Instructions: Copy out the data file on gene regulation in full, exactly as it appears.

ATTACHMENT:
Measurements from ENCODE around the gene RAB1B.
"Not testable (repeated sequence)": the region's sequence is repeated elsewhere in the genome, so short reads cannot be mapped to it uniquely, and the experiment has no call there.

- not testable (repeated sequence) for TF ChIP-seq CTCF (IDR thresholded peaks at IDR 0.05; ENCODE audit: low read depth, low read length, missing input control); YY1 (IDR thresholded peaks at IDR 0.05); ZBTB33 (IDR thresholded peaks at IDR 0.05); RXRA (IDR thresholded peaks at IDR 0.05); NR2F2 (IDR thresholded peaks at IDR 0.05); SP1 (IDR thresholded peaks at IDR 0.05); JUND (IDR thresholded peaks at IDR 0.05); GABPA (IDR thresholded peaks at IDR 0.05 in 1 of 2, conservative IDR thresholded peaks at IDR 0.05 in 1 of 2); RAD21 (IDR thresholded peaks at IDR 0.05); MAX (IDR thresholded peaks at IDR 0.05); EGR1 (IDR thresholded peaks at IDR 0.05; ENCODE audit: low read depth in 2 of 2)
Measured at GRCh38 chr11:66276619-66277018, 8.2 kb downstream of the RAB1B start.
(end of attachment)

Measurements from ENCODE around the gene RAB1B.
"Not testable (repeated sequence)": the region's sequence is repeated elsewhere in the genome, so short reads cannot be mapped to it uniquely, and the experiment has no call there.

- not testable (repeated sequence) for TF ChIP-seq CTCF (IDR thresholded peaks at IDR 0.05; ENCODE audit: low read depth, low read length, missing input control); YY1 (IDR thresholded peaks at IDR 0.05); ZBTB33 (IDR thresholded peaks at IDR 0.05); RXRA (IDR thresholded peaks at IDR 0.05); NR2F2 (IDR thresholded peaks at IDR 0.05); SP1 (IDR thresholded peaks at IDR 0.05); JUND (IDR thresholded peaks at IDR 0.05); GABPA (IDR thresholded peaks at IDR 0.05 in 1 of 2, conservative IDR thresholded peaks at IDR 0.05 in 1 of 2); RAD21 (IDR thresholded peaks at IDR 0.05); MAX (IDR thresholded peaks at IDR 0.05); EGR1 (IDR thresholded peaks at IDR 0.05; ENCODE audit: low read depth in 2 of 2)
Measured at GRCh38 chr11:66276619-66277018, 8.2 kb downstream of the RAB1B start.